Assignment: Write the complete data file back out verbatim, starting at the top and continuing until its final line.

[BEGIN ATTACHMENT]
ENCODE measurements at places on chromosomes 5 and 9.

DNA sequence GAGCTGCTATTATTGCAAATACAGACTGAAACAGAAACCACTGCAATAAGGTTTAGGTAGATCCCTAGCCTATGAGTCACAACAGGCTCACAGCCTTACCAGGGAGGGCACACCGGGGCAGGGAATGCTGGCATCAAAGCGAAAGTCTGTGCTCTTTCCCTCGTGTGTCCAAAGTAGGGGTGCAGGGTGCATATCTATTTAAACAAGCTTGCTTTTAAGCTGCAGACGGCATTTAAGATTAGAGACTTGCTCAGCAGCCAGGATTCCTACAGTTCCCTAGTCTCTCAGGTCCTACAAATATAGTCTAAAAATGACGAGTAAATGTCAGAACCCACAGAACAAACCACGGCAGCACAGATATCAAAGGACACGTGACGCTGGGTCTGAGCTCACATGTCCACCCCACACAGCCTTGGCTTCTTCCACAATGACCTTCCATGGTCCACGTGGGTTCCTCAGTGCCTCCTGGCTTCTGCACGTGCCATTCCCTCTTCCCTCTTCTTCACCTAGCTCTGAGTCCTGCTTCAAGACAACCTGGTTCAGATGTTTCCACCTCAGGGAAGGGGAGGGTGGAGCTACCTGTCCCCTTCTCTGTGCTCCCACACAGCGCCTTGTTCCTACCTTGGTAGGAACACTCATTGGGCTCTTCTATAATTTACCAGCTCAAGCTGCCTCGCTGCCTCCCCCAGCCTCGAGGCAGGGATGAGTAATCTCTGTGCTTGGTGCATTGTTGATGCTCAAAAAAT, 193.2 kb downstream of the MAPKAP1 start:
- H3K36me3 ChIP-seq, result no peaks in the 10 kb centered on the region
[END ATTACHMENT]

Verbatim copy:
ENCODE measurements at places on chromosomes 5 and 9.

DNA sequence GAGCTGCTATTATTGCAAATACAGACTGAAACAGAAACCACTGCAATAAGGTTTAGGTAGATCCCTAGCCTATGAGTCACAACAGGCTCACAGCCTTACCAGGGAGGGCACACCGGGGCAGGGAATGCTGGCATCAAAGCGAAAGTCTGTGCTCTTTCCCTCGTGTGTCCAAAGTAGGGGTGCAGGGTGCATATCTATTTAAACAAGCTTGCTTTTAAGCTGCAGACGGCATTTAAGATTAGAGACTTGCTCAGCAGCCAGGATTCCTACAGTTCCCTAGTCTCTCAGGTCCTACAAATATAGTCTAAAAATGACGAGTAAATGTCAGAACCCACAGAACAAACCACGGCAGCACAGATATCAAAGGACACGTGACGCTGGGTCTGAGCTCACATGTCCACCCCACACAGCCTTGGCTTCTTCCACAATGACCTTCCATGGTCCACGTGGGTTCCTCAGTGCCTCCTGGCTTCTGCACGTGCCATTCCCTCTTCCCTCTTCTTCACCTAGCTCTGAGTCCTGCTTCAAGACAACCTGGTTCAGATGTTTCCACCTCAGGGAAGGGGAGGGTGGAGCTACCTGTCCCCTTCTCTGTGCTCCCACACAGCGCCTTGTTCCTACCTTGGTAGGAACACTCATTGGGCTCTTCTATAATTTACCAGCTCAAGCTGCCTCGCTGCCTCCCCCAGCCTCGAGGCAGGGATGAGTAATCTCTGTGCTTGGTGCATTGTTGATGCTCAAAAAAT, 193.2 kb downstream of the MAPKAP1 start:
- H3K36me3 ChIP-seq, result no peaks in the 10 kb centered on the region